Get creative with tricks and treats, shall we?
The world's biggest terror this year, COVID-19, has already jeopardized our daily lives and happiness. People are still getting accustomed to the "new normal" of canceled events, social distancing, wearing face masks, taking online classes, and offering virtual hugs! So with Halloween less than two months away now, many wonder if the virus will cancel this much-loved tradition, too.
This year's Halloween falls on a Saturday and on a night with a full moon, making it perfect for a whole day of candies, goodies, celebrations, and spookiness. And though, this time, Halloween will witness something scarier than all the witches and zombies (the pandemic!), it's important to remember that it's not canceled yet!
A recent survey from the National Confectioners Association (NCA) suggested that most Americans, especially parents, are looking forward to celebrating Halloween—just probably in a safer way—to bring back some normalcy in these uncertain times.
“Consumers report that they will be getting creative throughout the month of October to make sure that they can stay safe and still enjoy the Halloween season. The results of our research reveal a deeply rooted enthusiasm for Halloween, even if it means that people have to rethink their approach this year because of the COVID-19 pandemic,” said John Downs, president and CEO of the National Confectioners Association.
That being said, Halloween is going to be a lot different this year. Here are some of our safety tips to celebrate a spooky Halloween amidst the pandemic.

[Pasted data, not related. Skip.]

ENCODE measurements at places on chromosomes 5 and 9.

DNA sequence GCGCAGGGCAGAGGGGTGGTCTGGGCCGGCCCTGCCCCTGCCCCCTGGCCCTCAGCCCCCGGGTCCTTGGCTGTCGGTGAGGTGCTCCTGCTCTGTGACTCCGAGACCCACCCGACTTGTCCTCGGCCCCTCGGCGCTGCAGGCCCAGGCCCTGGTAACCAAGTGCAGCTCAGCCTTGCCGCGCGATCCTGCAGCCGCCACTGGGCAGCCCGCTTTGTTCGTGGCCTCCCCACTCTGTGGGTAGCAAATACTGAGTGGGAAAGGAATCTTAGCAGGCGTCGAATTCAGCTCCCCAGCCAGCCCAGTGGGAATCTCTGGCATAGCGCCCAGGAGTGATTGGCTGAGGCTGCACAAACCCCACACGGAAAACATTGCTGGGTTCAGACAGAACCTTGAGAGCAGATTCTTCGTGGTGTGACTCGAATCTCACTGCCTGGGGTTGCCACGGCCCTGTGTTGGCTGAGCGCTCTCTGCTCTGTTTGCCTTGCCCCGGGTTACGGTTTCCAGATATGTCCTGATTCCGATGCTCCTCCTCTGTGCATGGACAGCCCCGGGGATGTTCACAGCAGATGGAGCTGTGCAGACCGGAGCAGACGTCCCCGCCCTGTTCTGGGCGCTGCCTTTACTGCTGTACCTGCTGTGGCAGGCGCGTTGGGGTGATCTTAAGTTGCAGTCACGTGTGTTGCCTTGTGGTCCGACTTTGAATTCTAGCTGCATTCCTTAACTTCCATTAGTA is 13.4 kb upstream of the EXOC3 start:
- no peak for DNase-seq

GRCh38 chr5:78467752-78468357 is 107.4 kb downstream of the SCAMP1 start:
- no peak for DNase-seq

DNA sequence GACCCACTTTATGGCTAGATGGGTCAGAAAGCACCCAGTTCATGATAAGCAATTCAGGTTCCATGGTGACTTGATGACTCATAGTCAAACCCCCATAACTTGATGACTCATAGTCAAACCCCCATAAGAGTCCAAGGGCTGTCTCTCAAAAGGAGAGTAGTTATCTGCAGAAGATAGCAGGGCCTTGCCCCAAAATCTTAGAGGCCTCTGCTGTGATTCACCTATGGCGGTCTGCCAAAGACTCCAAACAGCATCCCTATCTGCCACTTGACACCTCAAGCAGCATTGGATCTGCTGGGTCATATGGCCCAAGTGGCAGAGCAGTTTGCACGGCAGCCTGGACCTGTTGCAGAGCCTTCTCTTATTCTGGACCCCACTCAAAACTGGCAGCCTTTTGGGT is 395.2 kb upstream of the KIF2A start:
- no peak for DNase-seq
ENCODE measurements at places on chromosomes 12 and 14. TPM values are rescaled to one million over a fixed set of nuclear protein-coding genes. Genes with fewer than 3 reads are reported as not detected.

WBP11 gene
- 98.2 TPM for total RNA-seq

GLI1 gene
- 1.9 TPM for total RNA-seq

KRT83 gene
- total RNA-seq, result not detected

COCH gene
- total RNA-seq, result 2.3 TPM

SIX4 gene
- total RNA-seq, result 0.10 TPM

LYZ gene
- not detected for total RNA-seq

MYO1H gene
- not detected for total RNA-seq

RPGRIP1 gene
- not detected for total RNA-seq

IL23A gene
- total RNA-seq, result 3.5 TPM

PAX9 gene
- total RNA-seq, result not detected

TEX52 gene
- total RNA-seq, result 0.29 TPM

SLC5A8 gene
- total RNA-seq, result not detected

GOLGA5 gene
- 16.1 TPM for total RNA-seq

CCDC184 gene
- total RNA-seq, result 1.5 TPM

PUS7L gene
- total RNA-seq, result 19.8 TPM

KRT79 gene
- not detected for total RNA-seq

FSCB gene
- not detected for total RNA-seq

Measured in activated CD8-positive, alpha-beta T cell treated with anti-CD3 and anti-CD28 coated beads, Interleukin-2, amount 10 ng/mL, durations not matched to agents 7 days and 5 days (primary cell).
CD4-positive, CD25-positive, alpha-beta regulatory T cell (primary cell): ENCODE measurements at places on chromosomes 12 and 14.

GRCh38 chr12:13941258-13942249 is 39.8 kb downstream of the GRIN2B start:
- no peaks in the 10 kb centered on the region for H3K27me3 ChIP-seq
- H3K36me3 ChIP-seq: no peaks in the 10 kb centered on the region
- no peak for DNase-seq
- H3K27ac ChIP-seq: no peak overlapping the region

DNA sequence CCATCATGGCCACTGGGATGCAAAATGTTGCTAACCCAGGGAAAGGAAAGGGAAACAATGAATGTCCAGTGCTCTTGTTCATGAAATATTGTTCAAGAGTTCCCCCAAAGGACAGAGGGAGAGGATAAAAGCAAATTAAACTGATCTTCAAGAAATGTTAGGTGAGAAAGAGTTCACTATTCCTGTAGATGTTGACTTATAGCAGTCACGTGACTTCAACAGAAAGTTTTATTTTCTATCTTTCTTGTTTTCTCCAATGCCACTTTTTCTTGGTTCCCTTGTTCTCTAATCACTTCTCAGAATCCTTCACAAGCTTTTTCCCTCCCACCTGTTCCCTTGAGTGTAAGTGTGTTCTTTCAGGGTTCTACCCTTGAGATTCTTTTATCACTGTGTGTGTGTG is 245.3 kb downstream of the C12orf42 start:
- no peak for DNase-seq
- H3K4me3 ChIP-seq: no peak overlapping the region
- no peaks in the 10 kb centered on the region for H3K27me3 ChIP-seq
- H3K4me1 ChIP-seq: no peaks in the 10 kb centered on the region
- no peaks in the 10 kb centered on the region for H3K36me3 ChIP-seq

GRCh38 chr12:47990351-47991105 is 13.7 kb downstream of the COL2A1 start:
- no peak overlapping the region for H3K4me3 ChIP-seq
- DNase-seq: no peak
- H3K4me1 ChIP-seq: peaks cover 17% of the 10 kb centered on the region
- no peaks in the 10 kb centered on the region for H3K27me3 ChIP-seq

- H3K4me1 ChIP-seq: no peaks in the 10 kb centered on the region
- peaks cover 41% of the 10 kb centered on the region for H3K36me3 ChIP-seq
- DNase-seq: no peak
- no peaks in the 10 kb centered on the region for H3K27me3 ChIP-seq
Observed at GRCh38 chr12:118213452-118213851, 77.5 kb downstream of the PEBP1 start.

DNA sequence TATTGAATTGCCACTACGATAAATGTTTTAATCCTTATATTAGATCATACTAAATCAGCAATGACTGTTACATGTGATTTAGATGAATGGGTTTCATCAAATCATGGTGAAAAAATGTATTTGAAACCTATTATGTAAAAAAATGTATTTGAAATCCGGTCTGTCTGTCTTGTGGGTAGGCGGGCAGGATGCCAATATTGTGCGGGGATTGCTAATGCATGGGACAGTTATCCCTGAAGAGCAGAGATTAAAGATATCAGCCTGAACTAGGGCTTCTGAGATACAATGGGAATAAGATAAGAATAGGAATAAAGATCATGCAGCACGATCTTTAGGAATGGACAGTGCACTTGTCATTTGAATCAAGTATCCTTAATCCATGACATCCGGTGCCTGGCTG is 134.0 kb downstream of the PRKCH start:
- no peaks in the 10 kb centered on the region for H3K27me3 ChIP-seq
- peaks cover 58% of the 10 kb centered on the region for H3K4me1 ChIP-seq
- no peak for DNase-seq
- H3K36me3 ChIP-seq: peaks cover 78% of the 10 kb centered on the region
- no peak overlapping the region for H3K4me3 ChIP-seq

1. Plan a safer trick-or-treat
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For trick-or-treating, a lot will depend on your geographical location this year.
"In an area where there's still ongoing community spread [and things] haven't gotten to the point where things are opening up again, I don't think trick-or-treating is a great idea. In areas where the community prevalence is lower, I think it's okay to plan to trick-or-treat, but it's going to be a different experience than it was last year." said Dr. Sandra Kesh, M.D., an infectious disease specialist and the deputy medical director at New York's Westmed Medical Group.
The main risk of trick-or-treating lies in joining large groups, especially from other households and neighborhoods. Close contact (within 6 feet for more than 10 to 15 minutes) with anyone in large groups can highly increase the chance of falling sick, Dr. Kesh explained.
A creative and safe way to trick-or-treat could be to do it in your own house. Let your kiddos get dressed in their favorite costumes and then go trick-or-treating from room to room. You could answer each bedroom door with candy, or you could hide the candy throughout your home and make it like a scavenger hunt.
If you know your neighbors, consider coordinating a small spaced-out parade in the neighborhood, with everyone showing off their costumes, but while maintaining social distance.